With the increasing popularity of the internet for application delivery, user supplied information is almost a given.  The method of choice for uploaded content is HTML forms making use of the POST HTTP command.  One can craft HTML forms to limit the length of input form fields, but there are tools available to "sniff" this post data and generate requests that look for exploits in POST data limits.  This article will describe how to interrogate a HTTP POST request and reject requests containing large HTTP POST data lengths. Other articles in the series:


Background

For those non-dev folks out there, whenever you type something into an edit box on a web page and click a "submit" type button, in most cases whats going on under the seems is a HTTP request is made to the target server with the data packaged in a HTTP POST request.  An example of a HTML form that sends a single value named "hostname" to a web application with a HTTP POST command.

 

<form name="loginForm" action="http://somesite.com/loginform.html" method="POST">
  UserName: <input type="text" name="username" maxlength="20"/> <input type="submit" value="Submit"/>
</form>


The generated HTTP request will look something like this if the user typed "Joe" into the username text box:

POST /loginform.html HTTP/1.1
Host: somesite.com
User-Agent: Mozilla/4.0 (compatible; MSIE 7.0; Windows NT 5.1)
Content-Type: application/x-www-form-urlencoded
Content-Length: 12

username=Joe


As you see, the POST Data contains the name=value pairs for all of the form elements.

The security issue

Let's assume the application processing this request has assumed that since it's html front end limited the text to 20 characters (as specified by the maxlength attribute in the input element) it only had to test for entries limited to 20 characters.  Unit tests were run and passed and the application was put live.  Here comes the potential problem...

Let's say hacker Fred comes in and thinks to himself. Hmmm. I wonder what happens when if I send this application a multi-megabyte string for the username input value.

Fred packages up his own request like this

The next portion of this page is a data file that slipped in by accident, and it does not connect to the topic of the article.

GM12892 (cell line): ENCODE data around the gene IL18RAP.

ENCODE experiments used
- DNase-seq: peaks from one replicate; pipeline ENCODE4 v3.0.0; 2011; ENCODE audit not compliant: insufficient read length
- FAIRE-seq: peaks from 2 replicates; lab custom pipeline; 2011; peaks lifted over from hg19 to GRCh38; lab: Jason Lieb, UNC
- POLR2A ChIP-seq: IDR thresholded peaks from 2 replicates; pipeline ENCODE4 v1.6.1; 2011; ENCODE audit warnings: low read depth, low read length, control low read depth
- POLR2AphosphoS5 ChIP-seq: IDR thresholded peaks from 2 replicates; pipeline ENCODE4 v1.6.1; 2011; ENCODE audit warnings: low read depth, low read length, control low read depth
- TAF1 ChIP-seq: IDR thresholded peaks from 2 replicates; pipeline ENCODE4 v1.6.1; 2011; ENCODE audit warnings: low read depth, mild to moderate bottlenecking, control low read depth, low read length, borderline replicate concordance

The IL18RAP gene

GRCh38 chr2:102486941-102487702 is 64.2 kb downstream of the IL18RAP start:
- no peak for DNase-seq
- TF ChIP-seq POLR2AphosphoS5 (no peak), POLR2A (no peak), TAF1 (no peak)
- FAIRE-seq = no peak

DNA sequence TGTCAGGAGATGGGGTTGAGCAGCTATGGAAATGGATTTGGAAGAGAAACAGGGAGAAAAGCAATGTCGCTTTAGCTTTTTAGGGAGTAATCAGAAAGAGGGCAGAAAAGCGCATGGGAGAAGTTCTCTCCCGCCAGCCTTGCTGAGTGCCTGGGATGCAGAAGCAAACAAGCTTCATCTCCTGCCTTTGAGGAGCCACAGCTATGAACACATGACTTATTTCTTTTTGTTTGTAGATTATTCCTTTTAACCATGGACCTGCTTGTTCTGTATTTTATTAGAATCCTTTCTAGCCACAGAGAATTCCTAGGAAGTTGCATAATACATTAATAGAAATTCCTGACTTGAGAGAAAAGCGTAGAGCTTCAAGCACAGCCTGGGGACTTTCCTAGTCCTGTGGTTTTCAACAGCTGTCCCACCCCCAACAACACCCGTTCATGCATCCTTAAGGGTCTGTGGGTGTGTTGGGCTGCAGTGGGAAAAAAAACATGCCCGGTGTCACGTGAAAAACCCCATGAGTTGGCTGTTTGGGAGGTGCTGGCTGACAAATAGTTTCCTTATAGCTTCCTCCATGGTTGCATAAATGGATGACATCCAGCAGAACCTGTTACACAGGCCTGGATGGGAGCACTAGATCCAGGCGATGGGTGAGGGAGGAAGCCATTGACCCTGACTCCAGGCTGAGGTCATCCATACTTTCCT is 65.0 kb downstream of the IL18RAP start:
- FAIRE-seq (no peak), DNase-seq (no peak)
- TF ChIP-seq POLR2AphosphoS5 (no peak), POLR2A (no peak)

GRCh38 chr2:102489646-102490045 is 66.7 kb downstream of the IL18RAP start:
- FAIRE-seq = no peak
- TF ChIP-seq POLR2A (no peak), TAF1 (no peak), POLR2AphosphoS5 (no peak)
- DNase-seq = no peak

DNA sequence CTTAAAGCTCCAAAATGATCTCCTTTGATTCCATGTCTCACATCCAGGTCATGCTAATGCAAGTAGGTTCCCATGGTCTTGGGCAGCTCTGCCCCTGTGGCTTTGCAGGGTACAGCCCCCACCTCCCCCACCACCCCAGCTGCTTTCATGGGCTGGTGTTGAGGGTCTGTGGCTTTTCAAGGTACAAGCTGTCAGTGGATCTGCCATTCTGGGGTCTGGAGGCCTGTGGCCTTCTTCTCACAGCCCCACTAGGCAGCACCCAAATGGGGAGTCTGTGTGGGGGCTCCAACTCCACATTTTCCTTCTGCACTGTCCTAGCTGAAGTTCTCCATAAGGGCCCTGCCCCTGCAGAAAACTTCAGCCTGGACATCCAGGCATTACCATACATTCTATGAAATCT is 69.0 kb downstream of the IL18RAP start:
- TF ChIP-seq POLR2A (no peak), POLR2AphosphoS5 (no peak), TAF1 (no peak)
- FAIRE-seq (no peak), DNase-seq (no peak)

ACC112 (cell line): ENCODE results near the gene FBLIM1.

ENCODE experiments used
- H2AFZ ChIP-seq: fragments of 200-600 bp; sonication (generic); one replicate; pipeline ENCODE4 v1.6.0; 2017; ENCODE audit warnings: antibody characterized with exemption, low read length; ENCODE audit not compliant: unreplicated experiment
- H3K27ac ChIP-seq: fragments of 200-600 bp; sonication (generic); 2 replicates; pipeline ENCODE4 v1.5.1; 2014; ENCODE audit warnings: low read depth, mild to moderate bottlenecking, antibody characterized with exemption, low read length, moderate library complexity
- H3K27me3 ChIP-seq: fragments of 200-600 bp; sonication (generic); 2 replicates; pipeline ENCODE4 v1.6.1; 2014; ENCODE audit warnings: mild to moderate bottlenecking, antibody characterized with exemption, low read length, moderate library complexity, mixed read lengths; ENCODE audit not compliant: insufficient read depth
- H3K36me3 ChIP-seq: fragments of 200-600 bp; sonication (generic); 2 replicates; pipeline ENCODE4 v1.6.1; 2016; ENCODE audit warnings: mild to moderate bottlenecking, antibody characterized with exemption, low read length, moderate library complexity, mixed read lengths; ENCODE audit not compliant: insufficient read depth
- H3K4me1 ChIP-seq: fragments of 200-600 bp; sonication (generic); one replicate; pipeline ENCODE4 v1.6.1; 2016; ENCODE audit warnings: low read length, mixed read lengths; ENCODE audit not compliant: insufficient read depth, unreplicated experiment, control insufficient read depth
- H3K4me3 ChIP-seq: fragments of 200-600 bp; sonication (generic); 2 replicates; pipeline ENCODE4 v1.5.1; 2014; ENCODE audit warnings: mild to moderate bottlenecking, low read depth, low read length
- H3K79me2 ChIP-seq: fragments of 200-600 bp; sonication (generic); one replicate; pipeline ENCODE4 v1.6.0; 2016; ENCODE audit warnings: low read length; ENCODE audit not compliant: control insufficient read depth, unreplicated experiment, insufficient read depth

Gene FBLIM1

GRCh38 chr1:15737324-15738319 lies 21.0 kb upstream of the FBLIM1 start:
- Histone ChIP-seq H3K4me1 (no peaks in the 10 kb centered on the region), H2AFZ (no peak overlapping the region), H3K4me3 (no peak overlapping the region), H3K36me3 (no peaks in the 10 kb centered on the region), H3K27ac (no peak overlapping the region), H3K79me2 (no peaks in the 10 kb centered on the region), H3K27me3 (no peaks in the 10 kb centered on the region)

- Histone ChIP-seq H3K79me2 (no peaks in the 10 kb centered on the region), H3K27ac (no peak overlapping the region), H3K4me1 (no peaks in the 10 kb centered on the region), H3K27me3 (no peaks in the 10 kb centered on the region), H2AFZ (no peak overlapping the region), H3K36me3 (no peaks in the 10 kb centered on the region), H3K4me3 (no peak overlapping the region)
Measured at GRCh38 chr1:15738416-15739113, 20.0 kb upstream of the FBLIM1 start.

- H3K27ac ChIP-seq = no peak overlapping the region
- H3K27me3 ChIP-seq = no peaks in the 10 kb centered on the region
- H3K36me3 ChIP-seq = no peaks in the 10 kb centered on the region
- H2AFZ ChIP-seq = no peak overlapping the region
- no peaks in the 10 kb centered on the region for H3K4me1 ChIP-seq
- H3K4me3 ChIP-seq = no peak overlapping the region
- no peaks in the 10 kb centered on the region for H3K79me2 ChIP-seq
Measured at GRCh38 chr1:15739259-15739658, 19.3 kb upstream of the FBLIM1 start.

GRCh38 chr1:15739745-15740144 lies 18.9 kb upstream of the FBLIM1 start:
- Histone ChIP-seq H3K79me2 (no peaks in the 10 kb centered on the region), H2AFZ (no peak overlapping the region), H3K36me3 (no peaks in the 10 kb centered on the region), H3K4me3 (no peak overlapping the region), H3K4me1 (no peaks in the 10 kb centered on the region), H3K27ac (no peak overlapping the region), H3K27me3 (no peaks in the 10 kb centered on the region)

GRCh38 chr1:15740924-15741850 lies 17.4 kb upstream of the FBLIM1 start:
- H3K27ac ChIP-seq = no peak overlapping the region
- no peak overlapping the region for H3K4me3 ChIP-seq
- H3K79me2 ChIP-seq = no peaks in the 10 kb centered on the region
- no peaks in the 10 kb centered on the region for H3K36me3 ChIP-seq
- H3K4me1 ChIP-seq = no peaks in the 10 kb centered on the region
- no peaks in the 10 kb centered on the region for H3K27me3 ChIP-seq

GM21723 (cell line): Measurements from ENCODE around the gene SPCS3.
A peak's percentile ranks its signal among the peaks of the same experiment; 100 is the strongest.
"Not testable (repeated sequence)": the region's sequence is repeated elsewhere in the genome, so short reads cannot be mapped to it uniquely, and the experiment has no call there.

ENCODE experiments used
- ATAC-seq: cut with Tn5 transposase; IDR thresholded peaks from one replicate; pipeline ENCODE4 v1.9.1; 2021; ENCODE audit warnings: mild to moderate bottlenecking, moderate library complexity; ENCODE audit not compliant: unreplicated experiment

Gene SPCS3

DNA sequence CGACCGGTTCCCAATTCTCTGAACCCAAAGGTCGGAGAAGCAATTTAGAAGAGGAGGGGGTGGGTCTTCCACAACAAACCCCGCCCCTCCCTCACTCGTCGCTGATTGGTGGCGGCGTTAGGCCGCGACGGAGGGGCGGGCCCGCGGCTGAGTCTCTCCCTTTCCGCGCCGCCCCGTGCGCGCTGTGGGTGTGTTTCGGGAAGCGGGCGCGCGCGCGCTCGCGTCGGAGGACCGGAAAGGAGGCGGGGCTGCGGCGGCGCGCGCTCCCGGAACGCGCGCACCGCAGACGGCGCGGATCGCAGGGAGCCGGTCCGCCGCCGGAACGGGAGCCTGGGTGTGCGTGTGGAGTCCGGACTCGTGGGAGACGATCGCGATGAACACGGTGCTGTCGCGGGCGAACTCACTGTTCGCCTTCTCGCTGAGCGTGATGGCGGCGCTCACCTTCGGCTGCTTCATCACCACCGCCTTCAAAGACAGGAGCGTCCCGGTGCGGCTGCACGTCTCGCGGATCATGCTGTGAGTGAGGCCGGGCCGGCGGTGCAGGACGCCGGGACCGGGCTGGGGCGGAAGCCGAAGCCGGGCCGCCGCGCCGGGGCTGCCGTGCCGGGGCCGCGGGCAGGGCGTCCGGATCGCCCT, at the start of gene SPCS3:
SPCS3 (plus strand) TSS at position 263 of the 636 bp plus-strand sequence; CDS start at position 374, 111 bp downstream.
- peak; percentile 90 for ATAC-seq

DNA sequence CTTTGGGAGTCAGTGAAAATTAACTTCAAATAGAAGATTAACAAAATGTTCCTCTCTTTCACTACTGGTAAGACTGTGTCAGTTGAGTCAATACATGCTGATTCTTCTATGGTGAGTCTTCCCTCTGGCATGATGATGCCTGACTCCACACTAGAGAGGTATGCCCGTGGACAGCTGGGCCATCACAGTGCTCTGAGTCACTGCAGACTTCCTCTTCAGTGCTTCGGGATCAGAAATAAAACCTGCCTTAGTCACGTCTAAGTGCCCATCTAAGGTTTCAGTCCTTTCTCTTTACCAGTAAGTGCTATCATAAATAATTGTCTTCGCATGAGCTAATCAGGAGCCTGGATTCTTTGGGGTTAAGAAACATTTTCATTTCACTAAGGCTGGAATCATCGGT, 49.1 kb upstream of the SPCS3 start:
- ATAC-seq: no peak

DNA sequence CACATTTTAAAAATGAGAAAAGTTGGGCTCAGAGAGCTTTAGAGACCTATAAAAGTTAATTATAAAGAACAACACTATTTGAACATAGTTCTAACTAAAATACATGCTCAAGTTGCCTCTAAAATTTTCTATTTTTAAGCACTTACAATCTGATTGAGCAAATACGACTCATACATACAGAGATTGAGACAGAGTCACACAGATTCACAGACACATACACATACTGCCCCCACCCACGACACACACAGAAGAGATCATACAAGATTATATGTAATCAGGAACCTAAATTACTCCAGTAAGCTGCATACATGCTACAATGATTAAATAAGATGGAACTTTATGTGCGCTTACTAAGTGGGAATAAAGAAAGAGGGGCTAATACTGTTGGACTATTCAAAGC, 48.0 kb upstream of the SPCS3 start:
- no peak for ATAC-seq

POST /loginform.html HTTP/1.1
Host: somesite.com
User-Agent: Mozilla/4.0 (compatible; MSIE 7.0; Windows NT 5.1)
Content-Type: application/x-www-form-urlencoded
Content-Length: 1000009
username=aaa...aaa


Where "aaa...aaa" is 1000000 characters long and sends it to the application with the tcp client of his choice.  Since the server application didn't test for large string sizes, odds are a memory error could occur such as a buffer exploit, memory corruption or something more extreme.  Bad things can happen such as server crashes and possibly data corruption and leakage of sensitive information. 

The solution

iRules provide a very easy way to inspect the Content-Length of a HTTP request and block any requests that violate length constraints before the request even makes it to the application server.  The following iRule will select an arbitrary limit of 1024 characters for the HTTP POST Data. 

when RULE_INIT {
  set DEBUG 1
  set sec_http_max_post_data_length 1024
}

when HTTP_REQUEST {
  if { [HTTP::method] equals "POST" } {
    set len [HTTP::header "Content-Length"]
      if { [expr $len > $::sec_http_max_post_data_length] } {
        log local0. "  SEC-ALERT: POST Length: uri=[HTTP::uri]; len=$len; max_len=$::sec_http_max_post_data_length"
        reject
      }
    }
  }
}


If the Content-Length is larger than this limit, a message is sent to the system log and the connection is rejected.  The application will never see the request and you've just avoided a buffer exploit attempt.

Conclusion

This is not a end-all-be-all solution for form protection.  In fact, there are entire products developed to perform deep field inspection for HTML forms.  But this solution does allow for an arbitrary first line of defense, or a quick way to protect a newly discovered exploit until an application fix is made.

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